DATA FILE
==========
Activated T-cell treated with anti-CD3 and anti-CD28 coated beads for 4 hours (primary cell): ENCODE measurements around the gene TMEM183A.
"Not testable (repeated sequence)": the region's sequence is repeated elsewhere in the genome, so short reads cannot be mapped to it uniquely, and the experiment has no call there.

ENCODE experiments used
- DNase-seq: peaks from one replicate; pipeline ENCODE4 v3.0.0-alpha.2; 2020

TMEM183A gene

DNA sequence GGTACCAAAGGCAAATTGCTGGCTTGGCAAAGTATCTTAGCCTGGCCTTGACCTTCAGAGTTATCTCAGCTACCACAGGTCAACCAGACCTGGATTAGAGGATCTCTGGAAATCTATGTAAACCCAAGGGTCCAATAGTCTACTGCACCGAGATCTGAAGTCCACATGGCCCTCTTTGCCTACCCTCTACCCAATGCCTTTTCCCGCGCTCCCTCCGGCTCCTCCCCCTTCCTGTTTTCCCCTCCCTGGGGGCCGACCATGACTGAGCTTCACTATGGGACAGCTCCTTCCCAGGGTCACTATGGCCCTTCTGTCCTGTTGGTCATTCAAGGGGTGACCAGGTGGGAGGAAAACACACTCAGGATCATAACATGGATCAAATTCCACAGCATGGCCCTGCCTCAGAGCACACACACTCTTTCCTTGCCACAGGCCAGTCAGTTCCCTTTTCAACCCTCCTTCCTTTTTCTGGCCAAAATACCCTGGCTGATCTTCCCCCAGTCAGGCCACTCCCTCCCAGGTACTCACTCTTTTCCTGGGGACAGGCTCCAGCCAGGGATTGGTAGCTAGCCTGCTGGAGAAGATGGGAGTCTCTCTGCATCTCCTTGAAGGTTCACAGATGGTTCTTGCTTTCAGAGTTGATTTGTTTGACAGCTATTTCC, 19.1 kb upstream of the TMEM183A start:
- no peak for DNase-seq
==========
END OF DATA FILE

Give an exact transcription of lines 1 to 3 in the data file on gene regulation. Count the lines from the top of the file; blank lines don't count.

Activated T-cell treated with anti-CD3 and anti-CD28 coated beads for 4 hours (primary cell): ENCODE measurements around the gene TMEM183A.
"Not testable (repeated sequence)": the region's sequence is repeated elsewhere in the genome, so short reads cannot be mapped to it uniquely, and the experiment has no call there.

ENCODE experiments used